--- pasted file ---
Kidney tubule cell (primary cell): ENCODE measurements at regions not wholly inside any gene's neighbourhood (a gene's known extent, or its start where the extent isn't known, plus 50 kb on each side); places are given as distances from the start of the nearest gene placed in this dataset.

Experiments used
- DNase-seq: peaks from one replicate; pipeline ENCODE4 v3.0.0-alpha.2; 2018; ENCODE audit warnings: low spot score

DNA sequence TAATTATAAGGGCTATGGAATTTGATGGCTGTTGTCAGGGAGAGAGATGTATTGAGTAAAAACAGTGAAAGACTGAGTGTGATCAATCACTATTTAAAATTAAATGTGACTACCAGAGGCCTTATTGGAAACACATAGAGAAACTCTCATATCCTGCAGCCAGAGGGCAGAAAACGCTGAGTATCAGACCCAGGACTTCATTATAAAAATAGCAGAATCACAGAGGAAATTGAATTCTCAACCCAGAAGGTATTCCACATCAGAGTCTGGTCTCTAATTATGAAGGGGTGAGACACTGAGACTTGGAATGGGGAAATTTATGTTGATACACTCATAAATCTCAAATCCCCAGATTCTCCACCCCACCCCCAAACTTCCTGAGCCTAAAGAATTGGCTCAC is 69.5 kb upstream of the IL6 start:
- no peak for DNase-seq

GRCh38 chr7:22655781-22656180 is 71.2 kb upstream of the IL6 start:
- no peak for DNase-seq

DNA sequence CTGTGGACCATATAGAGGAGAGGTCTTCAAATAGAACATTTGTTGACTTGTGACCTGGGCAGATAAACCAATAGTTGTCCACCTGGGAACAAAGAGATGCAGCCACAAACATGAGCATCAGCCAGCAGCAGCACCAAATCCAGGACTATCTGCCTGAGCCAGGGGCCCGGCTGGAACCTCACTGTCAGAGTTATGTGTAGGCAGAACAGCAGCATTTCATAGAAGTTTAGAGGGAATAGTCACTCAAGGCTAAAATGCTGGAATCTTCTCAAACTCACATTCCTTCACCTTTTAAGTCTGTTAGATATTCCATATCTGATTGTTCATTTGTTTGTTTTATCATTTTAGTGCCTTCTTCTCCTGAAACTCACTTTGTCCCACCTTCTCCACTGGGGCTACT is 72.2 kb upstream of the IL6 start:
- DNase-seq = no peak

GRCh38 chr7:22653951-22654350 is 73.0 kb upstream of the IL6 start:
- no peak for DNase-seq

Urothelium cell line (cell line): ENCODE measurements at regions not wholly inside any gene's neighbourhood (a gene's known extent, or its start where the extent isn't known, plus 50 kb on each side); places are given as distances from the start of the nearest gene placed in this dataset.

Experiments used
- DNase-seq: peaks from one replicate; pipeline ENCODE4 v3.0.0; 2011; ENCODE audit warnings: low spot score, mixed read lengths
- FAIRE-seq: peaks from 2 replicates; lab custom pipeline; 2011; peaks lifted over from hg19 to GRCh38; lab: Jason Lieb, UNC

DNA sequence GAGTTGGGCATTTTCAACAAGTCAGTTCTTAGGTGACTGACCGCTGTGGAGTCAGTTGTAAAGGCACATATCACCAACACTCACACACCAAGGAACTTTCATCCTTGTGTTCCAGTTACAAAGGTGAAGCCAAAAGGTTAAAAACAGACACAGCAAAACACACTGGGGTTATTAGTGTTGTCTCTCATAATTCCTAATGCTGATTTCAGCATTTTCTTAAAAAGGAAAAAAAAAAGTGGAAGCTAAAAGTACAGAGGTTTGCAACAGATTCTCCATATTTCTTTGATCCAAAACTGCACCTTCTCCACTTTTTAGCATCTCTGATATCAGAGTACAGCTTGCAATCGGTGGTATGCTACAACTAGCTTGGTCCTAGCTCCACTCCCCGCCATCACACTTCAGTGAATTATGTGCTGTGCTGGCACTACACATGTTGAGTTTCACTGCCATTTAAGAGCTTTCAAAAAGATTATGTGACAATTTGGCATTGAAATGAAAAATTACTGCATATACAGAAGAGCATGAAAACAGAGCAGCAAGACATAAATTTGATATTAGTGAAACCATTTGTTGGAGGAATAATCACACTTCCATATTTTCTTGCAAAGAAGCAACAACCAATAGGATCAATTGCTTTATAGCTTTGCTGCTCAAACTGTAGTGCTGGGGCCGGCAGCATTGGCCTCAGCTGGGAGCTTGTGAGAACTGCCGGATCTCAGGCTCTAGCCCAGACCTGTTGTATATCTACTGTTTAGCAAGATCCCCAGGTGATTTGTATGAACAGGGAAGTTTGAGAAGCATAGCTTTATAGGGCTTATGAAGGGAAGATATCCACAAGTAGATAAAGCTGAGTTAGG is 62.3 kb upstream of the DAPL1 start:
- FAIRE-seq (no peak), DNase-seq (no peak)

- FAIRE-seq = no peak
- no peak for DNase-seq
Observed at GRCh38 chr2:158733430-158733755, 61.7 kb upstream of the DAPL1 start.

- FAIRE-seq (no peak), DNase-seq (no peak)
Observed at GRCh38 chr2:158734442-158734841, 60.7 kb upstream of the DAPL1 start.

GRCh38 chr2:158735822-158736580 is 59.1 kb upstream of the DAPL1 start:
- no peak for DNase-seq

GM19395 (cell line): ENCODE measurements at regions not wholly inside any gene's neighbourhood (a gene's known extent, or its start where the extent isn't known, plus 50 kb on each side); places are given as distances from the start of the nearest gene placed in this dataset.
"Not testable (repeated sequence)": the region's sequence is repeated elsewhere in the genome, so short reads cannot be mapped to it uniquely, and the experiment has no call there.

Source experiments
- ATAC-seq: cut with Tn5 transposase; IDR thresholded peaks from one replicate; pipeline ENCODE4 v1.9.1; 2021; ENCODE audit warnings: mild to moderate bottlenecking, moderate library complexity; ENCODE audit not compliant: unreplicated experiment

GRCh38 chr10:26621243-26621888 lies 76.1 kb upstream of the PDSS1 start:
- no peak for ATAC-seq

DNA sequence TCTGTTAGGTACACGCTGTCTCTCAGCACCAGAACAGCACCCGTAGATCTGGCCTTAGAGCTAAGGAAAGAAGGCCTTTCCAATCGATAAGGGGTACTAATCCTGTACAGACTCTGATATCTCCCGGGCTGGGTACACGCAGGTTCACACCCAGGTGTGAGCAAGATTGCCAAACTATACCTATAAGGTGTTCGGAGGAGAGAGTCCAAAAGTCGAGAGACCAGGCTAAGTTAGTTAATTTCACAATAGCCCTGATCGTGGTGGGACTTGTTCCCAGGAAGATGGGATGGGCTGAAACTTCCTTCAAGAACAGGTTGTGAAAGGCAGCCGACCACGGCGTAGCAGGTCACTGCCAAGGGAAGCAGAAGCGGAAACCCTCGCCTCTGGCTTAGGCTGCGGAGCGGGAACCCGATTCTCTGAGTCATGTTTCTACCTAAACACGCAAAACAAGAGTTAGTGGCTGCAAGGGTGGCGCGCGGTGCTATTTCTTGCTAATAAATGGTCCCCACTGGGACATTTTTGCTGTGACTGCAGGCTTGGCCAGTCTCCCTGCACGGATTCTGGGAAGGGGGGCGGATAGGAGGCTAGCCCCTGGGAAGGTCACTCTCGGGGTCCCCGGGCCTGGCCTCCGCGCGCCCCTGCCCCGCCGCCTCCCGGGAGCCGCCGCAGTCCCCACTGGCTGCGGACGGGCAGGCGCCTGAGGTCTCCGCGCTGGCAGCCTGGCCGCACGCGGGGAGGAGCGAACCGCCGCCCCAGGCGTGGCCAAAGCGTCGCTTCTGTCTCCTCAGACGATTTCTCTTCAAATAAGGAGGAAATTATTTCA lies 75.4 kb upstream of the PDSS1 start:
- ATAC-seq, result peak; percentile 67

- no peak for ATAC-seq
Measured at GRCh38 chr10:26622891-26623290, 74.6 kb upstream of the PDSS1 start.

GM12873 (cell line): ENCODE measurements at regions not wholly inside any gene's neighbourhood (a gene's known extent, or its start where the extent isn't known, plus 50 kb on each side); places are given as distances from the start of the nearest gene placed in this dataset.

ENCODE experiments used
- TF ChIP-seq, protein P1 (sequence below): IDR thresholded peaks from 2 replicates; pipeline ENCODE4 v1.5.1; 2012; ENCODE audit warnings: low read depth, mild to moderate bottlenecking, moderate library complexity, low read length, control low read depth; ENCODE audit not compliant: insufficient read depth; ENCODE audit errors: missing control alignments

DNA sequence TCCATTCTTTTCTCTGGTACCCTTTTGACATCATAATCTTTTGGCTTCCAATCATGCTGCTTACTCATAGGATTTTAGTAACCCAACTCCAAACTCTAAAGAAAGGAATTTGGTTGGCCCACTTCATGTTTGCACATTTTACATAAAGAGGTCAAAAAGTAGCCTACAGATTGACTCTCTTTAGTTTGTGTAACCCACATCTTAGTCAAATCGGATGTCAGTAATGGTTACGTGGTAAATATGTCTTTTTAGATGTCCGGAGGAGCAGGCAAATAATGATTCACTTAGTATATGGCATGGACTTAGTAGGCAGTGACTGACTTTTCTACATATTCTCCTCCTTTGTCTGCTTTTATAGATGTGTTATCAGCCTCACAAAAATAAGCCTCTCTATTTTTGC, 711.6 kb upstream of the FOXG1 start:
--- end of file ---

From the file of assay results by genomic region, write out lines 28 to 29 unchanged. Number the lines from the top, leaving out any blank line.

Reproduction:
- ATAC-seq: cut with Tn5 transposase; IDR thresholded peaks from one replicate; pipeline ENCODE4 v1.9.1; 2021; ENCODE audit warnings: mild to moderate bottlenecking, moderate library complexity; ENCODE audit not compliant: unreplicated experiment

GRCh38 chr10:26621243-26621888 lies 76.1 kb upstream of the PDSS1 start: